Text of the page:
20th Century cultures experienced many human discoveries and inventions that are reforming the 21st Century with multi-cultural expressions of righteous change in accordance to the established norms of the past. Who has the right and what has the power to culturally change humanity in the 21st Century? Your answer to this question will reflect your cultural norms, despite earth being the right answer. The way to lead planet earth is to uphold her cultural norms and they are? Your answer to this question will reflect your cultural norms as well as understanding of environmental practices. Despite human ingenuity, the earth has always been the power behind the cultural change provisions of the modern age. This power is demonstrated in the most common of all change expressions, money. The attributes of the Earth tend to be managed in accounting terms by cultural change leaders despite any lack of accounting terms in promotional efforts. Earthly assets have always provided the materials and resources of all human cultural endeavours. Today, the complexity for us, is not only our cultural norms, but accepting that change will be in accordance to Earth behaviours instead of our own, no matter what political regime we live in or what cultural wars we may contribute to and/ or be subjected to. Power over the Earth’s cultural assets is the reason why humans go to trade war, despite its various disguises. When considering cultural change, the earth has already introduced righteousness with the melting of polar ice-caps, earthquakes and tsunami’s. Is earth’s ‘strategy’ to change human culture a short-term or a long-term one? Your answer to this question will reflect your cultural norms. Is earth working in accordance to your cultural norms or against it? Your answer to this question will be in accordance to your capacity to think differently.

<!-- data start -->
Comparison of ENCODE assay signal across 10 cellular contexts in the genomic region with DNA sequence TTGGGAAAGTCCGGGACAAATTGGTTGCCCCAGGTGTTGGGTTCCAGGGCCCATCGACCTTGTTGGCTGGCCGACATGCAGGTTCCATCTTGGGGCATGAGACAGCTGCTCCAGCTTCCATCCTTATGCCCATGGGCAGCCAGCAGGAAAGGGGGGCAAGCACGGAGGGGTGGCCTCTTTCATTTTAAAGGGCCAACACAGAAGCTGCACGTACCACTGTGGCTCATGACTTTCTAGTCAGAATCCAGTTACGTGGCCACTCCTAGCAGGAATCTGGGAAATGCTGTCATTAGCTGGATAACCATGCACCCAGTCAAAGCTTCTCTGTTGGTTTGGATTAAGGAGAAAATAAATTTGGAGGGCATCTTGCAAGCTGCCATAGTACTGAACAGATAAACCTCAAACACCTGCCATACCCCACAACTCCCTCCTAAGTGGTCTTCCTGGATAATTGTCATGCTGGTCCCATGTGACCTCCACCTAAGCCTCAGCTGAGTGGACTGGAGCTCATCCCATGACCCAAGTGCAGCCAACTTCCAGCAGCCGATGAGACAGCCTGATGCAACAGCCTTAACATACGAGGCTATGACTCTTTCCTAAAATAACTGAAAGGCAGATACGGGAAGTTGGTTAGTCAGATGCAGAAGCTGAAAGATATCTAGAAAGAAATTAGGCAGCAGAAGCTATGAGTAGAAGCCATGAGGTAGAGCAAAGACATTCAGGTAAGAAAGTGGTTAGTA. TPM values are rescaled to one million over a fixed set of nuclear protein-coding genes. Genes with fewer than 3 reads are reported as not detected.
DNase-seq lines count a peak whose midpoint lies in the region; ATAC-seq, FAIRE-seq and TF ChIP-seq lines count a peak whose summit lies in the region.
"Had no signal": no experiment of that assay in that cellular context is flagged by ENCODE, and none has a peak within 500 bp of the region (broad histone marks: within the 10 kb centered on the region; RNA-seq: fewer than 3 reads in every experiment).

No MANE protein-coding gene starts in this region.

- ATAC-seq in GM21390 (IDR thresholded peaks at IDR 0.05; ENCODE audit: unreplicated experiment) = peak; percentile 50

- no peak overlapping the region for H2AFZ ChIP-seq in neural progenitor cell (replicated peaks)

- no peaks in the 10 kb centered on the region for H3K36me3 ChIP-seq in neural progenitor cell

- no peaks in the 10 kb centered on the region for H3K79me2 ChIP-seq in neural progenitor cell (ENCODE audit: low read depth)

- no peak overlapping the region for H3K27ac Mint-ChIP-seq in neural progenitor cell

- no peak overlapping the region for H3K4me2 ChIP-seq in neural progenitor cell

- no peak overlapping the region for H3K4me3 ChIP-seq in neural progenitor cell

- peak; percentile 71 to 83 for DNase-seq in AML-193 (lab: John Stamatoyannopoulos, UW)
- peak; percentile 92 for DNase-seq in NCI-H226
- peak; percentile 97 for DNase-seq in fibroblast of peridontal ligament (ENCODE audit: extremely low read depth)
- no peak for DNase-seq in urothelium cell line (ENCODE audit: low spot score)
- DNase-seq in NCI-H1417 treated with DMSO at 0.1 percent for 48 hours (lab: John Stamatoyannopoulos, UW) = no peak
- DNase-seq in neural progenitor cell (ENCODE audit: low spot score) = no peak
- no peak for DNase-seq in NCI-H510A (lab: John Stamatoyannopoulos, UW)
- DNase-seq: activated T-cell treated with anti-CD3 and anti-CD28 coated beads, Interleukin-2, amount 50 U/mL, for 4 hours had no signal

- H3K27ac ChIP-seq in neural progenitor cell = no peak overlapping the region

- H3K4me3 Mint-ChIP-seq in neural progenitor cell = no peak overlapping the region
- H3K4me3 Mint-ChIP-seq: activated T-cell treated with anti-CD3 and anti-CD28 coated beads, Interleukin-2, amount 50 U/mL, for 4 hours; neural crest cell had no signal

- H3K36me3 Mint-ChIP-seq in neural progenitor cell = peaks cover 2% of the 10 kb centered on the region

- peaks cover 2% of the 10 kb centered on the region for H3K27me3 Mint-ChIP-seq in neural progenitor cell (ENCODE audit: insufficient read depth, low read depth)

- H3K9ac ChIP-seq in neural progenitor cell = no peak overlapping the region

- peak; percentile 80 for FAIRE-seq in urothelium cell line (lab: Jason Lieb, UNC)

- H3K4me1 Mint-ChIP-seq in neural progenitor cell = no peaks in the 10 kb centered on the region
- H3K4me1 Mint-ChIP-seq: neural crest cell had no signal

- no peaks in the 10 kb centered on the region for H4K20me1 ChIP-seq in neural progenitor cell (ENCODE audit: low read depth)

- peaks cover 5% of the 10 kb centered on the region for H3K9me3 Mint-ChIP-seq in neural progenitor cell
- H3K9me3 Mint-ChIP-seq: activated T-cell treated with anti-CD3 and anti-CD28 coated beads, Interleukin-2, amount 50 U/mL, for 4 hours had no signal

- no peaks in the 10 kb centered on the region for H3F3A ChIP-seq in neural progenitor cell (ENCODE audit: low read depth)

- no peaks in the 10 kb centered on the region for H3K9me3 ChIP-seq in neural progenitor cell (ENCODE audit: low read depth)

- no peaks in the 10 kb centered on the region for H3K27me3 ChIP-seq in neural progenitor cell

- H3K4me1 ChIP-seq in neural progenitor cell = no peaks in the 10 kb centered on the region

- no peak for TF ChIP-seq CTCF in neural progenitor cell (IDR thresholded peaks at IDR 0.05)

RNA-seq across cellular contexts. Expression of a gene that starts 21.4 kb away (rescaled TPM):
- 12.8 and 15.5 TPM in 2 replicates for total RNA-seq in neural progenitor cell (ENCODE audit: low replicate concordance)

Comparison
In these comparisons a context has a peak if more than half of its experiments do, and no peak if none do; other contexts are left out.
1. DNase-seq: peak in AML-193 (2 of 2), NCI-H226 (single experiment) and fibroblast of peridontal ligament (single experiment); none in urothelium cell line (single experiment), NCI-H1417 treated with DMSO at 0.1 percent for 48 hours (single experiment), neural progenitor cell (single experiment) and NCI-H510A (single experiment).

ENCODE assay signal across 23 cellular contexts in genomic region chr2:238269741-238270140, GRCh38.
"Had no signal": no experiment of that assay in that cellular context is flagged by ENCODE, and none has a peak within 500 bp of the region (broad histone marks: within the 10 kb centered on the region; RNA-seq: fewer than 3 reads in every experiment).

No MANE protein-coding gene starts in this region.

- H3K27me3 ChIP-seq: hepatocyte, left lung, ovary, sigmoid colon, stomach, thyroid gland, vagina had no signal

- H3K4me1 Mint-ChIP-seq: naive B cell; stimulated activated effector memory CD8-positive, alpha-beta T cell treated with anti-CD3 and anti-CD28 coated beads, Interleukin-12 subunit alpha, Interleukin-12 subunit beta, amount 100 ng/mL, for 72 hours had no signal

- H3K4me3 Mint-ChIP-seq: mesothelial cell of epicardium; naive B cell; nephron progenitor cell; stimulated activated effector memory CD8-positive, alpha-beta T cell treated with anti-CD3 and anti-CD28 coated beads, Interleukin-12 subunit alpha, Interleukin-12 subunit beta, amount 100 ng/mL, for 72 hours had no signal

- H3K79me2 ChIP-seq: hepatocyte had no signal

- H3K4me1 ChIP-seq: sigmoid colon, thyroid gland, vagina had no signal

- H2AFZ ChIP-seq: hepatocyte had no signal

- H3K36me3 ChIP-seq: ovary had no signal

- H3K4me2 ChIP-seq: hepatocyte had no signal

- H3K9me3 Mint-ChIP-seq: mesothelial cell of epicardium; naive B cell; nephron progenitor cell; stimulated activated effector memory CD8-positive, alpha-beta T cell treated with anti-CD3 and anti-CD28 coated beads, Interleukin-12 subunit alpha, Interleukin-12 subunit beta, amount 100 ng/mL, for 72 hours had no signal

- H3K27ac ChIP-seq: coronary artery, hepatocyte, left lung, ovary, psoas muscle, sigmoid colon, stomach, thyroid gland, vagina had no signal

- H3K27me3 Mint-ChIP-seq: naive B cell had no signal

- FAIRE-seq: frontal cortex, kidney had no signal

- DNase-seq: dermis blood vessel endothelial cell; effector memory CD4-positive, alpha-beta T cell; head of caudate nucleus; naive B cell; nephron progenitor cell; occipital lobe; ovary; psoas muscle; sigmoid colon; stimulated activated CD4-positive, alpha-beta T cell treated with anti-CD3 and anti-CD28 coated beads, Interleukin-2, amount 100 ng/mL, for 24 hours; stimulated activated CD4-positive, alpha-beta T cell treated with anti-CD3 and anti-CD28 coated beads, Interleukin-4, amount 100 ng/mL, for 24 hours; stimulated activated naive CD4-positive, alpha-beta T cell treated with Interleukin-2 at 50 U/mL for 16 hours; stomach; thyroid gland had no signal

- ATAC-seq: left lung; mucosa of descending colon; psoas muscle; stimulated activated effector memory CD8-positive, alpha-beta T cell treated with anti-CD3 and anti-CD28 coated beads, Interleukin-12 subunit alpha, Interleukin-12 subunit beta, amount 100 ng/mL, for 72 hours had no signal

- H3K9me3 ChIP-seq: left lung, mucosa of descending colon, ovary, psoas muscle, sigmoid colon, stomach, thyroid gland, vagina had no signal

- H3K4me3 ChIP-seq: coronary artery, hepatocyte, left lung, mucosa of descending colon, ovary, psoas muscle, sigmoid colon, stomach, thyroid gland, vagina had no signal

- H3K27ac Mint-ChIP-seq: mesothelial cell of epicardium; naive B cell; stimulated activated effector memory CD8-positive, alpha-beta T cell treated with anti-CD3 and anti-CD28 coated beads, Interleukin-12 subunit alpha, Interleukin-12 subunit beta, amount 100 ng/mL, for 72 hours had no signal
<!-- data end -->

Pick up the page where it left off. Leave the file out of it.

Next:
earthly cultural change